A time-lapse movie taken from the International Space Station shows a brightening view of Earth’s horizon at dawn on December 21. It features an orbital view of lightning storms, stars, airglow… and the dramatic appearance of “sungrazer” Comet Lovejoy as it rises above the atmosphere! Incredible!
Discovered on December 2 by amateur astronomer Terry Lovejoy in Australia, Comet Lovejoy recently survived its close pass around the Sun, traveling through the sun’s corona and reappearing shortly after from the opposite side. It had been anticipated that Lovejoy would disintegrate during approach… it seems this newly-discovered interplanetary traveler is tougher than we thought!
The images for the time-lapse were taken by ISS Expedition 29/30 Commander Dan Burbank, who then describes his privileged view of Lovejoy from low-Earth orbit.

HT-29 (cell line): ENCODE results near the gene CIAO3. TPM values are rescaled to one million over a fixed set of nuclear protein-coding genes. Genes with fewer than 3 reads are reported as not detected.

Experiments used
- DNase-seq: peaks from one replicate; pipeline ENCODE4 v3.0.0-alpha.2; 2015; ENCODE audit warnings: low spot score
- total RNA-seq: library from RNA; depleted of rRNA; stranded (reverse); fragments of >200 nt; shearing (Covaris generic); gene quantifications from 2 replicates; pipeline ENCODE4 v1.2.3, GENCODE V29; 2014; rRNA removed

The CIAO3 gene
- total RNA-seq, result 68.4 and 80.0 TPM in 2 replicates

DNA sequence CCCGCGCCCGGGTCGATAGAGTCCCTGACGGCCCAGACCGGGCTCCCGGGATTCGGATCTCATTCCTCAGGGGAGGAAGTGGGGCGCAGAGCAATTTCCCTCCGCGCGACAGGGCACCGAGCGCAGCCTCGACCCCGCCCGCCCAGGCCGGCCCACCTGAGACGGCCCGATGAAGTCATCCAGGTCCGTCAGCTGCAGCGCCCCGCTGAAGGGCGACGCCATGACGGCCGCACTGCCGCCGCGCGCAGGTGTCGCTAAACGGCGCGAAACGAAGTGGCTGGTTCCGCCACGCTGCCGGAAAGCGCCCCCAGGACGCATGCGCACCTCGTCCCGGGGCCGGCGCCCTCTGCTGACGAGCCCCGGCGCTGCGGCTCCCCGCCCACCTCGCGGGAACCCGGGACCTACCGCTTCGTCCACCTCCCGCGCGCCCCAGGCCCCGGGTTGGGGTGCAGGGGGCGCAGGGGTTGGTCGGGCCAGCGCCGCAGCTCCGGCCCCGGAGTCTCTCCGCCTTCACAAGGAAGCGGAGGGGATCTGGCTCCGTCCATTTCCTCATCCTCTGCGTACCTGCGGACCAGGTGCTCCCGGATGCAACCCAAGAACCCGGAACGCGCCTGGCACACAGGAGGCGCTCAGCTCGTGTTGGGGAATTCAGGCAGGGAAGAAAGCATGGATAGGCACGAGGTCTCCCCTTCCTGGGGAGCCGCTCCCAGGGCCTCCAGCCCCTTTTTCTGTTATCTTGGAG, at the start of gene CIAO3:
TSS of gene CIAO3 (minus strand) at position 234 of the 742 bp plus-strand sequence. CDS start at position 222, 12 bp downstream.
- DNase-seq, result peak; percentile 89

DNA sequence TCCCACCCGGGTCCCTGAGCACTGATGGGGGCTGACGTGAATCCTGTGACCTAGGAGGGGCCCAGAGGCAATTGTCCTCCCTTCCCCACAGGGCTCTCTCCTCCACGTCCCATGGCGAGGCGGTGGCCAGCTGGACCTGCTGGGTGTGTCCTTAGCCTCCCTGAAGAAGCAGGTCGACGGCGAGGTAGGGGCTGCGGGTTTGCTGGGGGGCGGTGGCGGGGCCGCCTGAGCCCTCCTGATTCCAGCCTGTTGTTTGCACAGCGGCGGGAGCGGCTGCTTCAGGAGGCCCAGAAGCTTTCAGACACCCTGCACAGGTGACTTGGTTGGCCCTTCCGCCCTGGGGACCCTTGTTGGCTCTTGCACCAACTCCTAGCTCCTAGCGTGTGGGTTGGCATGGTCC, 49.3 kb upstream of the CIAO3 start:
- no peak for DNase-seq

Although not exactly known, it’s believed Lovejoy’s core must be at least 500 meters (1,640 feet) in diameter in order for it to have survived perihelion, its closest approach to the sun.
Its tail, bright upon arrival, was lost as it rounded the sun but reappeared during its outward travel. What’s seen in the video above is its new tail, which now precedes it as it moves away from the sun.
Video credit: NASA.